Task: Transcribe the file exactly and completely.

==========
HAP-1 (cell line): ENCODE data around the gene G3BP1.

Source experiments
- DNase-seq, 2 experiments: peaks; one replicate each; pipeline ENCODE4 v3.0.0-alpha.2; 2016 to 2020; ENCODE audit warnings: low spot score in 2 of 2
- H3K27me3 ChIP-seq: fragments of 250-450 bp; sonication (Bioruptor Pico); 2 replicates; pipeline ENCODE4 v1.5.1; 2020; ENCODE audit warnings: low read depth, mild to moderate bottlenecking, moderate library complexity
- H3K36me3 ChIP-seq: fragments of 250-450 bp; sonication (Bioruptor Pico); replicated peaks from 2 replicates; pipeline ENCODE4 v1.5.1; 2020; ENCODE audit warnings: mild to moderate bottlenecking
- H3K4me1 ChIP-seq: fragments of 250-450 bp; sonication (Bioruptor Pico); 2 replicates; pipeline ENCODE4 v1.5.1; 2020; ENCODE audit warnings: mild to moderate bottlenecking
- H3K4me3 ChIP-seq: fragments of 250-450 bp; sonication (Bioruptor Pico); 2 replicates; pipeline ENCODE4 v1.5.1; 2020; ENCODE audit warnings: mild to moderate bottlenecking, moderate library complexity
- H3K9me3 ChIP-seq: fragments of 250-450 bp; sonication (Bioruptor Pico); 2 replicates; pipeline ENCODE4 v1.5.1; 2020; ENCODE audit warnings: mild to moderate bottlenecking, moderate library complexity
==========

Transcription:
HAP-1 (cell line): ENCODE data around the gene G3BP1.

Source experiments
- DNase-seq, 2 experiments: peaks; one replicate each; pipeline ENCODE4 v3.0.0-alpha.2; 2016 to 2020; ENCODE audit warnings: low spot score in 2 of 2
- H3K27me3 ChIP-seq: fragments of 250-450 bp; sonication (Bioruptor Pico); 2 replicates; pipeline ENCODE4 v1.5.1; 2020; ENCODE audit warnings: low read depth, mild to moderate bottlenecking, moderate library complexity
- H3K36me3 ChIP-seq: fragments of 250-450 bp; sonication (Bioruptor Pico); replicated peaks from 2 replicates; pipeline ENCODE4 v1.5.1; 2020; ENCODE audit warnings: mild to moderate bottlenecking
- H3K4me1 ChIP-seq: fragments of 250-450 bp; sonication (Bioruptor Pico); 2 replicates; pipeline ENCODE4 v1.5.1; 2020; ENCODE audit warnings: mild to moderate bottlenecking
- H3K4me3 ChIP-seq: fragments of 250-450 bp; sonication (Bioruptor Pico); 2 replicates; pipeline ENCODE4 v1.5.1; 2020; ENCODE audit warnings: mild to moderate bottlenecking, moderate library complexity
- H3K9me3 ChIP-seq: fragments of 250-450 bp; sonication (Bioruptor Pico); 2 replicates; pipeline ENCODE4 v1.5.1; 2020; ENCODE audit warnings: mild to moderate bottlenecking, moderate library complexity